There is no doubt that refrigerant-based thermal management of electrified drive systems and batteries will place those with strong knowledge and skills in mobile air-conditioning and auto-electrical systems at the forefront of the sector in years to come.
The accelerating adoption of this thermal control method for critical systems in vehicles also highlights the importance of transitioning to competence-based licensing for existing and emerging automotive trades that necessitate the handling of refrigerants, especially as thermal management and air-conditioning systems are increasingly using low-GWP products such as R1234yf and R744 that fall outside Australia’s existing environmental-based licensing.
Further validation of VASA’s position on this comes in the form of a scientific report released this year, which concludes that the battery range of electrified vehicles with the air-conditioning heat pump (ACHP) method of cabin climate control and propulsion system thermal management relies heavily on careful and precise selection of refrigerant charge at the engineering stage.
It follows that maintaining this precise level of refrigerant charge is also critical to the lifetime energy efficiency and therefore battery range for the vehicle.
A Study of Optimal Refrigerant Charge Amount Determination for Air-Conditioning Heat Pump System in Electric Vehicles, published by the MDPI platform for peer-reviewed scientific journals, describes multiple methods of refrigerant charge validation in a complex triple-evaporator automotive ACHP system, such as used in electrified vehicles.
It shows that the wrong refrigerant charge in ACHP-equipped electric vehicles causes a marked reduction in coefficient of performance (COP).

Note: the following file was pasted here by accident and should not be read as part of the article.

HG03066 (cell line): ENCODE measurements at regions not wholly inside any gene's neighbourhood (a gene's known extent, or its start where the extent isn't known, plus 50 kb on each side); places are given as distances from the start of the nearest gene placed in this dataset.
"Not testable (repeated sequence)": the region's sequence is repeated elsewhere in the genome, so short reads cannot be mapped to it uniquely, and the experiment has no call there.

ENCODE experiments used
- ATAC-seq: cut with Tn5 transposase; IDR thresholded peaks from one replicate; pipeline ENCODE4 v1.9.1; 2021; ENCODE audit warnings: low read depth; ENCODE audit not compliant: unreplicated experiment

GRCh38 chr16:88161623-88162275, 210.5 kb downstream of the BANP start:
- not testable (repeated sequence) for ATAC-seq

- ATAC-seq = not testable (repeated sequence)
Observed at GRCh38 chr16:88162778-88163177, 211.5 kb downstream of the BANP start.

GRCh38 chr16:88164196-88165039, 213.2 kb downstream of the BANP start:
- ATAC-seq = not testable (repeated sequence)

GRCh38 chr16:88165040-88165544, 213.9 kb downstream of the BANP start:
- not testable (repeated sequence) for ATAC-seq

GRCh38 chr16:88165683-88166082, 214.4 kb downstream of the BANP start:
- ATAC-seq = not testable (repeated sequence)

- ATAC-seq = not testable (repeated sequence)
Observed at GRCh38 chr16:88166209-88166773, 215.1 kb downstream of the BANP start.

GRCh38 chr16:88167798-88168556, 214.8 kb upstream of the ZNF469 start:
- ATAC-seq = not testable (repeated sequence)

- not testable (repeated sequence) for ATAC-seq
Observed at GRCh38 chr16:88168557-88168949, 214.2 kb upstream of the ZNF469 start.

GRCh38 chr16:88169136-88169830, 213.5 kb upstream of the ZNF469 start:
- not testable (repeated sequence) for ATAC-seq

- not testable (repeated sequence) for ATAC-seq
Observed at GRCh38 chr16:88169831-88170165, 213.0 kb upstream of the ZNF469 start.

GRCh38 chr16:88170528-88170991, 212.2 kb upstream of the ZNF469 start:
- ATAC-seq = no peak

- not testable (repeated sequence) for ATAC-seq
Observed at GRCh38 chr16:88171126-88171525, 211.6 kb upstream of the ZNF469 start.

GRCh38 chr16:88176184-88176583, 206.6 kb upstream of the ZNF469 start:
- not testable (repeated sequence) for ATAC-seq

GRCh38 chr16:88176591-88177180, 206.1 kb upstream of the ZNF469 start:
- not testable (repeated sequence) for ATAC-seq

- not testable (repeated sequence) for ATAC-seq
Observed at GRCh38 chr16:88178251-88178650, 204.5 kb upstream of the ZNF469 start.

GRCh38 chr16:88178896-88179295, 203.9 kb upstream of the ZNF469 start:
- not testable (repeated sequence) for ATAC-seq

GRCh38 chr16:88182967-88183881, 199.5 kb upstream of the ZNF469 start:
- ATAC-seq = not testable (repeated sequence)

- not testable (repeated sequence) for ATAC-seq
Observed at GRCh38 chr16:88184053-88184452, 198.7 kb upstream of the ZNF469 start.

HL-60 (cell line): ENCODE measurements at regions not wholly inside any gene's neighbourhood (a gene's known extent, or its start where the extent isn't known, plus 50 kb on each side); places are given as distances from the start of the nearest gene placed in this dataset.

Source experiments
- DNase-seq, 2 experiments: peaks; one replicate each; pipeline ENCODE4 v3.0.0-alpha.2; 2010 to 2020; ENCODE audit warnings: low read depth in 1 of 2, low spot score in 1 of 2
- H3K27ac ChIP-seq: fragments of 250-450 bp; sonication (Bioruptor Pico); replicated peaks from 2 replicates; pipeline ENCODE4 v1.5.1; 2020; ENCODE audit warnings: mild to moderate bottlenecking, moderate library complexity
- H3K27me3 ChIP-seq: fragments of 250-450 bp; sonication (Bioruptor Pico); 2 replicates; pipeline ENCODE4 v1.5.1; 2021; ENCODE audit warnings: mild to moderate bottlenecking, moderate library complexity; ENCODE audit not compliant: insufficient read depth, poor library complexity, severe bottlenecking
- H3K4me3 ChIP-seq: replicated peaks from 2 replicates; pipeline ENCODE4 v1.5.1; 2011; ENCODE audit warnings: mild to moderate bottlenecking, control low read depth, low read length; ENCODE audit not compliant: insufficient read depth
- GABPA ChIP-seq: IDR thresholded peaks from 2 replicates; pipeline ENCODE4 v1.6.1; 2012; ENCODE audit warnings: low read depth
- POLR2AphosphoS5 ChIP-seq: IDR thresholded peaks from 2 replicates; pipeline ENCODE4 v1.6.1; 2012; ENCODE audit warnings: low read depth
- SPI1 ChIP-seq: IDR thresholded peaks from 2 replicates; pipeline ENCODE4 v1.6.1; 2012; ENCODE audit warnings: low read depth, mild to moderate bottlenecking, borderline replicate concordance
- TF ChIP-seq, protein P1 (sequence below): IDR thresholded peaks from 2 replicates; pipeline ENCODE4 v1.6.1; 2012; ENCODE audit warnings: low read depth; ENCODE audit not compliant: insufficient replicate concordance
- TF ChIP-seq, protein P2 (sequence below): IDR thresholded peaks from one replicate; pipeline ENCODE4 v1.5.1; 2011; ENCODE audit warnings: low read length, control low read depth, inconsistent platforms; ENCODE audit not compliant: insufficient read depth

As VASA members know, for several years car manufacturers have been seeking greater efficiencies and smaller refrigerant charges on their internal combustion engine vehicles, increasing the importance of accurate refrigerant charge weights.
But an air-conditioning system with a compressor driven by the internal combustion engine has less work to do than one that is relied on to provide year-round cabin comfort and battery/drivetrain thermal management.
Further, the energy density of petrol or diesel compared with even the best EV batteries means any additional load on the engine to provide cabin comfort from an air-conditioning system that is working inefficiently due to incorrect refrigerant charge is likely to be less noticeable to performance and fuel-efficiency than if the same condition presented in an EV.
Keeping EV batteries and drivetrains at optimum operating temperatures, including different requirements while driving to those when charging, is essential for maximising range and energy efficiency.
The scientific report further demonstrates the importance of well-trained, highly skilled technicians in ensuring that EVs maximise and maintain their energy efficiency and environmental benefits.
Licensing and training will be important elements in producing and maintaining the required high quality of technicians and recognising their continued vital role in helping Australasia reach local and global emissions targets, including commitments to the Paris Agreement.
While the report focuses on initial engineering, automotive technicians will need appropriate training and qualifications to ensure ACHP system efficiency is maintained for the life of a vehicle, not just when it leaves the production line.
VASA president Ian Stangroome said: “It is imperative that all technicians receive the appropriate education to accommodate both further reductions in refrigerant charge quantities and increased system complexity, such as highlighted in this study, in meeting the requirements for passenger comfort and battery temperature management in electric vehicles.”